Readers weigh in on training, internships, partnerships, and 'cut-and-paste robotic HR people.'
Another industry executive I heard from, the CEO of a Texas-based systems integrator, blames "cut-and-paste, robotic HR people" for corporate America's seeming inability to fill open tech positions with qualified people. Staffing companies, he says, depend too much on resume certs references rather than an understanding of what the job requires.
"Experienced American citizens abound to fill jobs here or on foreign soils if senior technical management makes the time and accepts responsibility for properly interviewing job applicants personally prior to getting HR involved when hiring technology-skilled professionals," he says.
A reader who describes himself as "someone who has sat on many sides of the IT hiring and management desk" observes that companies looking to hire after the deep recession are seeking experienced business technology pros who can drive and manage IT projects in highly matrixed work environments. "These positions require people who have the ability to work effectively with internal and outsourced IT, the business side of the house, and are fully security-, audit-, and compliance-aware--especially as new cloud initiatives are deployed," he says.
The problem is that the recession and "mass outsourcing" have driven many of the people who meet those criteria out of the IT profession, he says. "The smarter and more fortunate ones ended up in the consulting world, where they found higher salaries and much more flexible work environments, and they don't want to go back," he says.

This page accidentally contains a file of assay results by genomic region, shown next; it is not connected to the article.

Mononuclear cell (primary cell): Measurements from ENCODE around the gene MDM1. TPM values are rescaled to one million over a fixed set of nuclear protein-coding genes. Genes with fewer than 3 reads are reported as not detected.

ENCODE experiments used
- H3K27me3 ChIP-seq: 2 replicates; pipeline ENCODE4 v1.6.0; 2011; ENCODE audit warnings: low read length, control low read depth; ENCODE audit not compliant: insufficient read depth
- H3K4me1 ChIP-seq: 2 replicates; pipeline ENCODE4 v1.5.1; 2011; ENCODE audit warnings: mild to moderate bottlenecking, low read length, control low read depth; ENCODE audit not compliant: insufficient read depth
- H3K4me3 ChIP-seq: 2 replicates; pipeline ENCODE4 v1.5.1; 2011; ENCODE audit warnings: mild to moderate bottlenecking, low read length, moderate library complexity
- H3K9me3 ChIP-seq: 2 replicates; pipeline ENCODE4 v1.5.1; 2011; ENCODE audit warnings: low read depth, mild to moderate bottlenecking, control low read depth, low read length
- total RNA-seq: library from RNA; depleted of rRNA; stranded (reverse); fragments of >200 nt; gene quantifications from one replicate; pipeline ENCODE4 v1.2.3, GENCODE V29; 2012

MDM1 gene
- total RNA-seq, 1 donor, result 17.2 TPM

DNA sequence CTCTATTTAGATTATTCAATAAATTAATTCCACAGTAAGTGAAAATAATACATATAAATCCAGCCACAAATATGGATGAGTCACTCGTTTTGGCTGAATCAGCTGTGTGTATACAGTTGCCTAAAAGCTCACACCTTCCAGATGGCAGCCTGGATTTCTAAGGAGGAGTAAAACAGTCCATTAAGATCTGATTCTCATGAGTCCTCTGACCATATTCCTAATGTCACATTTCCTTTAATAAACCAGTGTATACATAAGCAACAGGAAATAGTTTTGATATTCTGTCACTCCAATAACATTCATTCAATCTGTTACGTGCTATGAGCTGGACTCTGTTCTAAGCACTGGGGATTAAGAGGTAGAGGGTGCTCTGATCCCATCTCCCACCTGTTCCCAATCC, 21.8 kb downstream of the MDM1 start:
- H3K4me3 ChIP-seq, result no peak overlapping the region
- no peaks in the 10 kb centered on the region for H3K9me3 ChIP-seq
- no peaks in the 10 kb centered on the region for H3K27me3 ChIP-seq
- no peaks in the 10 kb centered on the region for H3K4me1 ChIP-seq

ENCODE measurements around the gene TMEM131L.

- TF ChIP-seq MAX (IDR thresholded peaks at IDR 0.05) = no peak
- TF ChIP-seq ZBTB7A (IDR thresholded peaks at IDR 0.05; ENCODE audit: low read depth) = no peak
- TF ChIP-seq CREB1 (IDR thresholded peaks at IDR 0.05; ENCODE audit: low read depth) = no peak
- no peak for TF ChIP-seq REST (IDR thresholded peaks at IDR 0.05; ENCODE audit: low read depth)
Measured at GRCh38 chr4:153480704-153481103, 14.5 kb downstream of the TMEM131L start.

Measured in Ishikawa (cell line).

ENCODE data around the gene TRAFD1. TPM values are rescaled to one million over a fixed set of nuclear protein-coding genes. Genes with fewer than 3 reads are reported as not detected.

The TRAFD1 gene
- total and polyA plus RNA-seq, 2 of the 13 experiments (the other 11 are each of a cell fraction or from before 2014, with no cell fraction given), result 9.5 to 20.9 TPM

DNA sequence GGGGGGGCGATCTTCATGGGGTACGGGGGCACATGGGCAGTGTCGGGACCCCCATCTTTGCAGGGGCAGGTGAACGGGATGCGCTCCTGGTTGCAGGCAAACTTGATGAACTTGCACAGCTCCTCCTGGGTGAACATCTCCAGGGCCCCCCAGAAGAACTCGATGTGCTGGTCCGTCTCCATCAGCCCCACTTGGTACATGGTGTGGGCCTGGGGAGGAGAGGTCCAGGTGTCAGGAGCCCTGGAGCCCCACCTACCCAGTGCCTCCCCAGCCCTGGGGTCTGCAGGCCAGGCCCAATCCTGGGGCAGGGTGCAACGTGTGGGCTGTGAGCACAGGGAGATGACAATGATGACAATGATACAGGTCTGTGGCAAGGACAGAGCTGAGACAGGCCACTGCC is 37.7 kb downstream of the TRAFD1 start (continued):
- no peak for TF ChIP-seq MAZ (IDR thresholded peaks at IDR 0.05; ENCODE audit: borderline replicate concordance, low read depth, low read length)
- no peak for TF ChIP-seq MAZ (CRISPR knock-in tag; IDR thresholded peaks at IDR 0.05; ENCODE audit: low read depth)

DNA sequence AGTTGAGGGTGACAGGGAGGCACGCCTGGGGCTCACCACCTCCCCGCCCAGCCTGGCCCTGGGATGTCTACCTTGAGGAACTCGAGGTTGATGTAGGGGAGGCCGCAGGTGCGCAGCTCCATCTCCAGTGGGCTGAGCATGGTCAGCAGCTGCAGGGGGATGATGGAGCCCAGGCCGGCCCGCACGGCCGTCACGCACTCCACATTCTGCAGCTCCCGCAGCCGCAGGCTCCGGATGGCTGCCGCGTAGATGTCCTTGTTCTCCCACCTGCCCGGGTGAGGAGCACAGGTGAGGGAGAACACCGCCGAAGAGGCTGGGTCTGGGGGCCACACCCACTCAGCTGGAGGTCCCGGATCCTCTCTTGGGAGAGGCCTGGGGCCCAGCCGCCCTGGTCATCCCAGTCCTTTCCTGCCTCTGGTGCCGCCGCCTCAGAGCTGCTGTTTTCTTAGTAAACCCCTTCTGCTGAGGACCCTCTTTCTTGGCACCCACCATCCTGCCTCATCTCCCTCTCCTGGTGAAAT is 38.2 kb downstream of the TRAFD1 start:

Another reader, who just concluded a four-year job search, suggests that instead of having governments pour money into programs that train students or unemployed professionals "to do a job that polled well when our politicians funded it" (he cites green jobs as an example), we instead use that money to relocate skilled workers to where the openings are for their skill sets. (I assume that money would come in the form of tightly controlled employer subsidies rather than putting the federal government in the worker relocation business.)
The principal of a consulting firm in Georgia is looking to the pool of experienced mid-level professionals displaced by the recession. Another place to look is among the tens of thousands of returning military men and women. The National Guard, in association with three non-profits, has launched a national campaign to encourage small and midsize companies to post openings for skilled technical workers and a range of other positions on the National Guard's job bank. The program aims to serve not only unemployed National Guard veterans, but also those from other military branches as well as their spouses. Companies that want to post open jobs can do so here, free of charge.
Is Far Really Better?
My father used to have an expression--"far is better"--which was his backhanded critique of people who thought they had to trek many miles to their favorite bakery, tailor, or some other proprietor when one just as good or even better was around the corner. We see the same phenomenon in IT circles.
InformationWeek Tech Digest, Nov. 10, 2014Just 30% of respondents to our new survey say their companies are very or extremely effective at identifying critical data and analyzing it to make decisions, down from 42% in 2013. What gives?